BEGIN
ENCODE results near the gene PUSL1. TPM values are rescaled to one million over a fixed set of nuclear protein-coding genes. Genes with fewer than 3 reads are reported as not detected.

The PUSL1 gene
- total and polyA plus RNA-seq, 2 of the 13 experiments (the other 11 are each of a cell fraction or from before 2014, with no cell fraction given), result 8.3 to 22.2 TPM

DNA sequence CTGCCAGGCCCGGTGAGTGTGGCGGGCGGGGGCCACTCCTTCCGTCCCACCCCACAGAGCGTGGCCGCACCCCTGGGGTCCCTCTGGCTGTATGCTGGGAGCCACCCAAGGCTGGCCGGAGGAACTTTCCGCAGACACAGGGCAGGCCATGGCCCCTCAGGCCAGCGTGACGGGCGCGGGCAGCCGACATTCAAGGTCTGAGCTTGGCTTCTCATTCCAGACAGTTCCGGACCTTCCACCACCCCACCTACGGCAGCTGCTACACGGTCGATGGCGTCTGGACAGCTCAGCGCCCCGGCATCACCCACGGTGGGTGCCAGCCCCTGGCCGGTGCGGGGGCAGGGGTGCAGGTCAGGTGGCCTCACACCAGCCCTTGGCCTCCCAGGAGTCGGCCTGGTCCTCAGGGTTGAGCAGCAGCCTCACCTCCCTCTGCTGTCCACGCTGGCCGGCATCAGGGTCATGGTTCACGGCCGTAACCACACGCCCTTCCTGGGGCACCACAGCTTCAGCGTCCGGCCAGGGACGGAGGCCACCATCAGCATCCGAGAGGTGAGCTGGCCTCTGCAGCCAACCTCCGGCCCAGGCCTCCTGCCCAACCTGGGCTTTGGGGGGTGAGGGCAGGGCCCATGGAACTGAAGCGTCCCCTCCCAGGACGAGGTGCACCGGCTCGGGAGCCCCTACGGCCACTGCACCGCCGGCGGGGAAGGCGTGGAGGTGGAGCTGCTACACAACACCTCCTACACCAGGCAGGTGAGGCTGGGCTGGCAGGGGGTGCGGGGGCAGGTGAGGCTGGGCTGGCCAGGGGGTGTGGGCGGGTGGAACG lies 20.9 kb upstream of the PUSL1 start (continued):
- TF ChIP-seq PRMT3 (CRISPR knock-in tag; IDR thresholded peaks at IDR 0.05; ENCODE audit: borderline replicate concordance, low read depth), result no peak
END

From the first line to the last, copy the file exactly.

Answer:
ENCODE results near the gene PUSL1. TPM values are rescaled to one million over a fixed set of nuclear protein-coding genes. Genes with fewer than 3 reads are reported as not detected.

The PUSL1 gene
- total and polyA plus RNA-seq, 2 of the 13 experiments (the other 11 are each of a cell fraction or from before 2014, with no cell fraction given), result 8.3 to 22.2 TPM

DNA sequence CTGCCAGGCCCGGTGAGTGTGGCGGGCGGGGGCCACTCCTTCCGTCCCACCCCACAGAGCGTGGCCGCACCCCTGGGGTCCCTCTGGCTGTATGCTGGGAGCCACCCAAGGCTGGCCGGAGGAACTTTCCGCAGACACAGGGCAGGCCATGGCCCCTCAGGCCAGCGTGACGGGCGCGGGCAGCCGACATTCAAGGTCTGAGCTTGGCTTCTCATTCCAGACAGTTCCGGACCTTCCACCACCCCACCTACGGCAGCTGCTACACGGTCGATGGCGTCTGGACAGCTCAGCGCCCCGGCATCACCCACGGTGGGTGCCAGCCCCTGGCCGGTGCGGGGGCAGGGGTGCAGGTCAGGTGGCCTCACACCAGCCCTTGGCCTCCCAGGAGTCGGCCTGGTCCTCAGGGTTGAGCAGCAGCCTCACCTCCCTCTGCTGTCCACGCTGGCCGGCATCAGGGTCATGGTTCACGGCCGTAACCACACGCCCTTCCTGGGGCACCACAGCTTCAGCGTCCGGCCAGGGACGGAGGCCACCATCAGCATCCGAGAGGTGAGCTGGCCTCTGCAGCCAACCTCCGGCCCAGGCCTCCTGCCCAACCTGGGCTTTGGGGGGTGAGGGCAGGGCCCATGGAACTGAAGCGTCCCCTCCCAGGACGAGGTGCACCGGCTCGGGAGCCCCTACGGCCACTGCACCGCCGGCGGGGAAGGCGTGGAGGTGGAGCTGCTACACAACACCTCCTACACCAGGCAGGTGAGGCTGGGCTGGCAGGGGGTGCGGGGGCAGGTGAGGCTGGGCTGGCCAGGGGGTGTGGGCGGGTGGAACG lies 20.9 kb upstream of the PUSL1 start (continued):
- TF ChIP-seq PRMT3 (CRISPR knock-in tag; IDR thresholded peaks at IDR 0.05; ENCODE audit: borderline replicate concordance, low read depth), result no peak